I found the 530 a willing performer with the Johnson 115 pushing her along. Over the short bay chop the twin skin design of the Polycraft kept wave slap noise right down and the weight of the boat sliced through the short chop without any noticeable hull slap. And that’s exactly what I’d expect from a Polycraft as they do perform very well in short wind chop that is up to about 30cm in height.
Through turns and hard figure of eights, the boat leant slightly over, but not dramatically and at no stage did I feel like the boat was going to overbalance and drop me over the side. And in all seriousness you would never drive a boat in tight figure of eights anyway, so it was a good example of how stable the boat is underway.
At rest there was a little bit of lean to one side when three reasonably hefty guys all stood on one side, but the high sides of the 530 meant there was plenty of freeboard left to absorb side on waves from passing boats.
The controls were well placed and with my 178cm frame, none of them were a stretch to reach. I find nothing more annoying than to have to reach for the steering wheel or the throttle control and consider a boat set up where I have to reach unsafe for me to drive. The little lip for the cockpit was a little bit too far away for my short legs, so I’d like to see a foot rest designed into the boat for when you are driving while sitting, but that’s what happens when you’re under six feet tall.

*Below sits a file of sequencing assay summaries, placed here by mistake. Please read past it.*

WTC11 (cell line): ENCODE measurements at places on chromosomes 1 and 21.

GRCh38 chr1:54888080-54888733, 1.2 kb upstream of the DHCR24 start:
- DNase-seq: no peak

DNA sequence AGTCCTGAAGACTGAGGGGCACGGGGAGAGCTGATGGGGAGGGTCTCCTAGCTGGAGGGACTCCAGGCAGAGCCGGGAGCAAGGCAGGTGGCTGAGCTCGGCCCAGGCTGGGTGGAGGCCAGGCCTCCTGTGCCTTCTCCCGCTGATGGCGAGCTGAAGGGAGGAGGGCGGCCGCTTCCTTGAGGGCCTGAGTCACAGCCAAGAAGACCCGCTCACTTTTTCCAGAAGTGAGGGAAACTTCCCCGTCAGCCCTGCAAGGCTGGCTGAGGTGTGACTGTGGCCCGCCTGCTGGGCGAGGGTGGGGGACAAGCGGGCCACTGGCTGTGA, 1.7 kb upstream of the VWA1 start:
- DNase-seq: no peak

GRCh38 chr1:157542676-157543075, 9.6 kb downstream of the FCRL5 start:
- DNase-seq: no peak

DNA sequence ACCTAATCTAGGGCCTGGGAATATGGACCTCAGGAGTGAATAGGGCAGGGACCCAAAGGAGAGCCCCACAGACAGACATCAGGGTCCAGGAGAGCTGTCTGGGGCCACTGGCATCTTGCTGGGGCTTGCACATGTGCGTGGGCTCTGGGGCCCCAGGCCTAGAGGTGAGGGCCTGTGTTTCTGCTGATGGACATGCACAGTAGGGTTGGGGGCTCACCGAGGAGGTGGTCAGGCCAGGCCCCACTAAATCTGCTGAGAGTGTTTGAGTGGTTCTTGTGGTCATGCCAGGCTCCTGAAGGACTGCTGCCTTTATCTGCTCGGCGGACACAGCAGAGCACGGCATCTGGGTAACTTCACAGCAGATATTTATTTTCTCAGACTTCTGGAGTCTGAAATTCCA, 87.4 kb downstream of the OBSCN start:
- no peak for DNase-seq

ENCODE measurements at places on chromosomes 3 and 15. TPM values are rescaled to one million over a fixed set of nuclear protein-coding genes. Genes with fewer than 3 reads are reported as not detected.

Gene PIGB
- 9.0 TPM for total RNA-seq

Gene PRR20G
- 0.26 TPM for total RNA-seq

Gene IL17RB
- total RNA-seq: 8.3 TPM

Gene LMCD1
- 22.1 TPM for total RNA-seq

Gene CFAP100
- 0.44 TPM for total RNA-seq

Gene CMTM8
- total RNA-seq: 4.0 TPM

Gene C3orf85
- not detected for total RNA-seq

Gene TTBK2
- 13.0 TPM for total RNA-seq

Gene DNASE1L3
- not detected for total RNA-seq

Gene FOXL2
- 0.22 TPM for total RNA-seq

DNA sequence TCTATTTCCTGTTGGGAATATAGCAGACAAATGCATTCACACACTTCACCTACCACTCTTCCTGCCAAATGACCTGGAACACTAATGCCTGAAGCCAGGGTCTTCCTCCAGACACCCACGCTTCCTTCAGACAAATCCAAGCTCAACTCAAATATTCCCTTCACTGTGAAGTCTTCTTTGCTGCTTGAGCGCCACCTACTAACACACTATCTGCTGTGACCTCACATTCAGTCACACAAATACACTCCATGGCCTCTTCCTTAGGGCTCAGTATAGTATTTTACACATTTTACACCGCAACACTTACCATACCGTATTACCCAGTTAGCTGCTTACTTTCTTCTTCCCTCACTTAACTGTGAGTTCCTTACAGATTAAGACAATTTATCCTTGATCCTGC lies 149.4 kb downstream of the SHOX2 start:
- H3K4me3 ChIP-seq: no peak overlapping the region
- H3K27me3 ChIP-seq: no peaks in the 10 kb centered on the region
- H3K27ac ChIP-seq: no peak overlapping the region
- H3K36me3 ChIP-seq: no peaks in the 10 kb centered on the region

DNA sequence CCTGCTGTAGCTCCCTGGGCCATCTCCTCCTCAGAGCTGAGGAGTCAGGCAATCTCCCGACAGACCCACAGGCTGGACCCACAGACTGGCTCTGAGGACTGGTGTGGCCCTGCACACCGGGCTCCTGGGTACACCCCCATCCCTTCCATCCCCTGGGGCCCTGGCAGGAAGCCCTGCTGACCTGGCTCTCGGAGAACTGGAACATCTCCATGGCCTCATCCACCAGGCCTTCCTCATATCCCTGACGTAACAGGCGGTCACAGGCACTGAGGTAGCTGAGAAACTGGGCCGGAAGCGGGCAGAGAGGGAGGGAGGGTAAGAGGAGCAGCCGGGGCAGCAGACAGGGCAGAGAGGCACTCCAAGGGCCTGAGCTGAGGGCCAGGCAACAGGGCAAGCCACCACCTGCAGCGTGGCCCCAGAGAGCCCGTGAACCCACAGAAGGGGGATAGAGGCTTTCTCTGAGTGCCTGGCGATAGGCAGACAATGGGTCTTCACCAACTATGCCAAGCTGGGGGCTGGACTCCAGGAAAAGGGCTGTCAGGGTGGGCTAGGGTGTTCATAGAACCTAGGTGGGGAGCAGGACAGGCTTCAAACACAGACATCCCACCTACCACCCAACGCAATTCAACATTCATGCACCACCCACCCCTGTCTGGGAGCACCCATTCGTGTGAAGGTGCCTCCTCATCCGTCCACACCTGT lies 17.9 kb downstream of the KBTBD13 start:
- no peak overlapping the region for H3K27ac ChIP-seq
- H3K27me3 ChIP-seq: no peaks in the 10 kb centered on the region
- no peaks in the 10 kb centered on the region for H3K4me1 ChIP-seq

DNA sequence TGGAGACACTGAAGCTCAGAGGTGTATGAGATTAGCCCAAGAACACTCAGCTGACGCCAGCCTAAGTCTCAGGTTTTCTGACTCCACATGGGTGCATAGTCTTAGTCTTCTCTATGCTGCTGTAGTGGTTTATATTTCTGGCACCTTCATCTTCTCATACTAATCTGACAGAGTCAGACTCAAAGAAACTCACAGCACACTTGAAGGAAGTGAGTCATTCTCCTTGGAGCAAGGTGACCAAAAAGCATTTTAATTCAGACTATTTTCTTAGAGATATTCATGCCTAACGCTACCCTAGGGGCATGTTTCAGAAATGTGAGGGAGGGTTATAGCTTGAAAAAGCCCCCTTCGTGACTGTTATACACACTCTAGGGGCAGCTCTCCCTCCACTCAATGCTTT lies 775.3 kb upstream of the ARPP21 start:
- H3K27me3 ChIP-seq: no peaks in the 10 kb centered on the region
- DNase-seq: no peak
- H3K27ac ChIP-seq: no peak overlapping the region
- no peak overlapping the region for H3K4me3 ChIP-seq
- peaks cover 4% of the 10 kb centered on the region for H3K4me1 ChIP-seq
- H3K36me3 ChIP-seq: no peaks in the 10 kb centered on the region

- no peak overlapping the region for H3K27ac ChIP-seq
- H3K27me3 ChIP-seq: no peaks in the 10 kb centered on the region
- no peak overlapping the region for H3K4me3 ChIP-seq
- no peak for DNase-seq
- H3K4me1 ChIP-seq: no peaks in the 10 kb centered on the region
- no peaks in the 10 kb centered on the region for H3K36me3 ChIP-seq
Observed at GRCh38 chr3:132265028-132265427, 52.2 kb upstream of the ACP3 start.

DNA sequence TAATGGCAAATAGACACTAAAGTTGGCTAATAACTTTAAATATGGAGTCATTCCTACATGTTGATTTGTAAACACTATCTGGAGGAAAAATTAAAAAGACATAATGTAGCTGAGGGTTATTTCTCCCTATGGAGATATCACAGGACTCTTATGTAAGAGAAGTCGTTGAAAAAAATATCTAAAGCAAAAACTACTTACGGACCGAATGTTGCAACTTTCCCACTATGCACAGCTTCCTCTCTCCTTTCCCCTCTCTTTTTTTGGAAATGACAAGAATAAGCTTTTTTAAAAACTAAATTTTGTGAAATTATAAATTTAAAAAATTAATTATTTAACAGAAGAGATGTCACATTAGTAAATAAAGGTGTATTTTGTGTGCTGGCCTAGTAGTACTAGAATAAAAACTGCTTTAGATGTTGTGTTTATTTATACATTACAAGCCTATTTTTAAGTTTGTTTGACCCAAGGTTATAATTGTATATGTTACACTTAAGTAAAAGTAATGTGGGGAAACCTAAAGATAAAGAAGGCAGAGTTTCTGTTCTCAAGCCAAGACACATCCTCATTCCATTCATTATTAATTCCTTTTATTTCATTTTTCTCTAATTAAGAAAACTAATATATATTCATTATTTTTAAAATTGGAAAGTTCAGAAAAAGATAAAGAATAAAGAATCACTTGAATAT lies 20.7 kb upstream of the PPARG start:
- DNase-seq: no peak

Apart from that I really enjoyed having a bit of a spin in the Polycraft 530 Warrior. It would make a perfect bay boat whether you wanted to anchor over a reef or rubble patch, or wether you would like to drift around and catch a feed of flatties. It certainly is offshore capable, but I’d still be inclined to pick my days.
So if you’re looking for a strong, stable bay boat that can accommodate the family on day trips and serve more functions than just as a fishing rig, take the time to look at the Polycraft 530 Warrior. The test rig, which had a range of optional extras fitted sells from around $35,000, but the base model pricing starts at around $31,000 with a 115hp Johnson. You can find out more information on the 530 by logging on to www.polycraft.com.au.
|Weight (inc floors):||780kg|
|Capacity:||6 inshore (450kg)|
We asked Steve Cooper from Polycraft a few frequently asked questions and some specific to the Warrior 530 cuddy cabin to get a better understanding of the boat and of Polycrafts in general.
FMG: Steve, Polycrafts are made from polyethylene, which is a form of plastic, how does the material hold up to sunlight?
P: The polyethylene we use has a UV stability rating of 11, so when compared to a wheelie bin with a UV rating of 4, the boats are two times more UV stable. Go home and have a look at your wheelie bin. It sits in direct sunlight 24/7, 365 days a year with little effect or notable damage.
It’s always good to point out that the poly used in the boats is nothing like the plastic used to manufacture outdoor furniture, garden lights and the like. The only other thing you could confidently compare the boats to would be a poly rainwater tank; most of these come with a 25-year guarantee and are nearly always in direct sunlight.
FMG: What if the hull is scratched, damaged or holed. Can it be repaired?